"Transparency" is More Than Just a Word: Prof. Jeff McCall '76
August 18, 2014
"The president and his spokesmen like to dismiss stories such as Internal Revenue Service targeting, National Security Agency spying, DOJ snooping and Benghazi on reporters as 'phony scandals' and made-up distractions," writes Jeffrey M. McCall, professor of communication at DePauw University, in Rhode Island's Providence Journal. "But all of these stories linger because of unanswered questions and lack of meaningful information."
Dr. McCall's newspaper column challenges President Obama's assertion that "This is the most transparent administration in history." The professor writes, "Showboating about transparency and executing it are different things, as the journalistic community is now pointing out. Representatives of 38 journalism organizations sent a letter last month to President Obama, complaining about a lack of government transparency. The lead signature was by David Cuillier, president of the highly regarded Society of Professional Journalists. The letter criticized the administration for 'politically driven suppression of news and information about federal agencies.' It cited government delays in responding to reporters’ requests for public information, blackballing of reporters, lack of access to government officials and overuse of anonymous sourcing by official spokesmen."
A 1976 graduate of DePauw, McCall is author of the book Viewer Discretion Advised: Taking Control of Mass Media Influences, notes "As DePauw University’s noted rhetorician Robert Weiss has said, 'Truth is a great conversation stopper.' In turn, posturing, falsehood and absence of information keeps a conversation going. When the president says there is 'not a smidgen of corruption' at the IRS, but provides no evidence to prove his claim, he ensures the story goes on."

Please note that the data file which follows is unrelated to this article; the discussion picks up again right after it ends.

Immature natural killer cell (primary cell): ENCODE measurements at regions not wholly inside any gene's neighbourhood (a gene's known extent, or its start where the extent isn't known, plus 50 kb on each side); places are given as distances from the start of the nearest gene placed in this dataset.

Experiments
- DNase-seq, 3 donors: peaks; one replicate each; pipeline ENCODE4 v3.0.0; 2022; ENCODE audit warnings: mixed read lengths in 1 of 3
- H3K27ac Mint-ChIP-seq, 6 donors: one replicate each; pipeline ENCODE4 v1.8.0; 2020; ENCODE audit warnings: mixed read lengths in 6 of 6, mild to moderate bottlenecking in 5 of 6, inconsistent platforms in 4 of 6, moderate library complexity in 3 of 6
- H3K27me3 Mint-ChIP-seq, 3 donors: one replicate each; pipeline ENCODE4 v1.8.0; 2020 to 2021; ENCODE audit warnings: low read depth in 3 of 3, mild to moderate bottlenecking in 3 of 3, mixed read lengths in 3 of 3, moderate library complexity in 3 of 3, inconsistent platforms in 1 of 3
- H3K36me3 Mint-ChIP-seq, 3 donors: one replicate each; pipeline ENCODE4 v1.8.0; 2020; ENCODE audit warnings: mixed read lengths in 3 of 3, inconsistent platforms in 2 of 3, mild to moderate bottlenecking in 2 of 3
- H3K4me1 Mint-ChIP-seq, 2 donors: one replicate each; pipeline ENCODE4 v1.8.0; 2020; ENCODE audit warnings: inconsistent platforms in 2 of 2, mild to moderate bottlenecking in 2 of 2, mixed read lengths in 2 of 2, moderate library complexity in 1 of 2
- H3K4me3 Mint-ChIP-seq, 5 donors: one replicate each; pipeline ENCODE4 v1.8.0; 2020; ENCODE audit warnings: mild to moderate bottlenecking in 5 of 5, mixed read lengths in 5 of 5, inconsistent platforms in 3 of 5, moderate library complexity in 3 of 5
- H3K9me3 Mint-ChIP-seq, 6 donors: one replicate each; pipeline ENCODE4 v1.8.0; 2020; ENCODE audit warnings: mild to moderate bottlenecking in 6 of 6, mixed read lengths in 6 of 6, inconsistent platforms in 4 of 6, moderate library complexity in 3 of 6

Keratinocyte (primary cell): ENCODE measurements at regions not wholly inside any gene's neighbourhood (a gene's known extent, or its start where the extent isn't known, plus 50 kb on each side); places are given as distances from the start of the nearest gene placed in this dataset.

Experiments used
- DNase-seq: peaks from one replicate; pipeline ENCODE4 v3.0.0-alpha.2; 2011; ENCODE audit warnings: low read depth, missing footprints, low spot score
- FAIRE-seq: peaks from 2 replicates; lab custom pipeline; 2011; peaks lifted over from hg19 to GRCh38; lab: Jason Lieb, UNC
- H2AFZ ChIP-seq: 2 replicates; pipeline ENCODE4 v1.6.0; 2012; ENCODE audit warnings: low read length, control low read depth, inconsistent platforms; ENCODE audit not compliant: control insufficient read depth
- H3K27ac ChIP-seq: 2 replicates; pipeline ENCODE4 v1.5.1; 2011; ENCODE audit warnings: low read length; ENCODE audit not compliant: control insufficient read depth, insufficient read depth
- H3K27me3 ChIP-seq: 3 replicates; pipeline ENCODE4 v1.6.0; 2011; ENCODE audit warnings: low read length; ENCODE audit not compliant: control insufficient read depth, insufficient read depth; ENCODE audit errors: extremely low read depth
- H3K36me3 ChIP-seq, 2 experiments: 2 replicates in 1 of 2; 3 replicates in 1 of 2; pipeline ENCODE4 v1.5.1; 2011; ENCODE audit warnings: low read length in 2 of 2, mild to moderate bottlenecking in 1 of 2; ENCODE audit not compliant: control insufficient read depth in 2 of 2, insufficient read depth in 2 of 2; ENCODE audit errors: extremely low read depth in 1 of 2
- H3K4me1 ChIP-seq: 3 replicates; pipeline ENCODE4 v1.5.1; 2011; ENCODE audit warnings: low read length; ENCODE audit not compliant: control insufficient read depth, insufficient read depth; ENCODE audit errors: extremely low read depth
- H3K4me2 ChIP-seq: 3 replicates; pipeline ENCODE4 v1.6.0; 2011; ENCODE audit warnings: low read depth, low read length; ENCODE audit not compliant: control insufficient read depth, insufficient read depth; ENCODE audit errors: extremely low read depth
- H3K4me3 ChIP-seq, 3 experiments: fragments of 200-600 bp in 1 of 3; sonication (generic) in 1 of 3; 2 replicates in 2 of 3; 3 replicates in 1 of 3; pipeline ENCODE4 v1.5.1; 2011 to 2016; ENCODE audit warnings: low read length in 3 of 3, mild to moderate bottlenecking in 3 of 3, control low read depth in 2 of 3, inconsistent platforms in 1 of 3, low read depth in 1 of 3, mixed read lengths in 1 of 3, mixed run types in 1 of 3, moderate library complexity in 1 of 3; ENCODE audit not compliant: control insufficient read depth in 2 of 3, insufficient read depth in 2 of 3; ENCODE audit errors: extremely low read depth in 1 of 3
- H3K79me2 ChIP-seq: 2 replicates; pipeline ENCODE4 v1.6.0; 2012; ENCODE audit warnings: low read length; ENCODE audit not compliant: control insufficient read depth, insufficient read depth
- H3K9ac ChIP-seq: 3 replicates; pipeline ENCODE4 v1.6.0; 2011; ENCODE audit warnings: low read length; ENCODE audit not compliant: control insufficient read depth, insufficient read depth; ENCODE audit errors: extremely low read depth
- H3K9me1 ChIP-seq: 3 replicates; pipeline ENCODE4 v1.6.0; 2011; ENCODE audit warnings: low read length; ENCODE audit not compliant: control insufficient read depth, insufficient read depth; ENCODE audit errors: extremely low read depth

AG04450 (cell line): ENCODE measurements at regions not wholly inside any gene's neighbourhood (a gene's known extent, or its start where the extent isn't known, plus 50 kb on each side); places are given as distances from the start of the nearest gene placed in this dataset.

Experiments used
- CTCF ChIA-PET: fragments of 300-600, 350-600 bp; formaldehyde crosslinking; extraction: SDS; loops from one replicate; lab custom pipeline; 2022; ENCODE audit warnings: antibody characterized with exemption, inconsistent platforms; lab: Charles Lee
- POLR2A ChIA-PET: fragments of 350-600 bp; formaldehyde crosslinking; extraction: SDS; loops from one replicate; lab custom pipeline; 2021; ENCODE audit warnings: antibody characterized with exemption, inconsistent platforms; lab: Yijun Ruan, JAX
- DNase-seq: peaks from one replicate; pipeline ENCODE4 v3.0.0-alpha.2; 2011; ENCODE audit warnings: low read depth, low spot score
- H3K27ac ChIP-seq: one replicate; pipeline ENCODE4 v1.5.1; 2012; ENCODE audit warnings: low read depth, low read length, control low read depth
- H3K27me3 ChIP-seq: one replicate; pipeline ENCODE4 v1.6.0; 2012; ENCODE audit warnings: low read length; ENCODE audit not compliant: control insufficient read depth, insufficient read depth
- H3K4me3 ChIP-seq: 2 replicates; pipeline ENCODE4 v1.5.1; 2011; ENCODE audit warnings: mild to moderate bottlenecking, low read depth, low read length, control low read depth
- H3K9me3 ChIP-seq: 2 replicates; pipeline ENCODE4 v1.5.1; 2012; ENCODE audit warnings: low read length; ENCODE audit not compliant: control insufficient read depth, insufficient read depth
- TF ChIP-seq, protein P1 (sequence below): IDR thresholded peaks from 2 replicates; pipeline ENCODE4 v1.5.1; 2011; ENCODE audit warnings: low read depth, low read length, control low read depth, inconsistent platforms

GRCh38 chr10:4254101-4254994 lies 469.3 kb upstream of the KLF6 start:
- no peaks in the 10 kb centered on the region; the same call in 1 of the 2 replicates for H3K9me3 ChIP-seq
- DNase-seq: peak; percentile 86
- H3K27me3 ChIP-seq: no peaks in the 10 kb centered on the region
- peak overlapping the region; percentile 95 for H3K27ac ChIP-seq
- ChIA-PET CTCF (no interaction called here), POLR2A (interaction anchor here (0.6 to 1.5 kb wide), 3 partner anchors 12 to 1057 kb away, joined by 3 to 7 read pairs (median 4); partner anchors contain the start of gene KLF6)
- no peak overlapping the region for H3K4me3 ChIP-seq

Citing a quote from James Madison, the professor's essay concludes, "Curtailing the free flow of government information disempowers the citizenry, leaving them less able 'to be their own governors.' "
You'll find the complete piece, which is published in several newspapers across America, at the Journal's website.
A former journalist, Jeffrey M. McCall is faculty adviser to DePauw's student radio station, WGRE. He is regularly called upon to discuss media matters in major publications and has been cited in more than 100 newspapers. He recently talked with the Los Angeles Times about TV's Duck Dynasty and was quoted in an Arizona Republic feature. Dr. McCall also authored an opinion column last weekend on the deadly NASCAR crash involving Tony Stewart.
Bob Weiss, who taught at the University from 1955 to 1997, was director of the intercollegiate debate program and adviser of the debate society for 41 years at DePauw. He served as the national president of Delta Sigma Rho-Tau Kappa Alpha, honor society in forensics, from 1983-85, and is author of a 1995 book on debate theory, Public Argument.
Robert O. Weiss and and his wife, Ann, were co-recipients of the 2008 Hobgood Distinguished Service to Communication Centers Award, presented by the Communication Centers Section of the National Communication Association.
In 2007, Dr. Weiss received the E.R. Nichols Award for "outstanding contributions to the furtherance of the forensics discipline."
Source: Providence JournalBack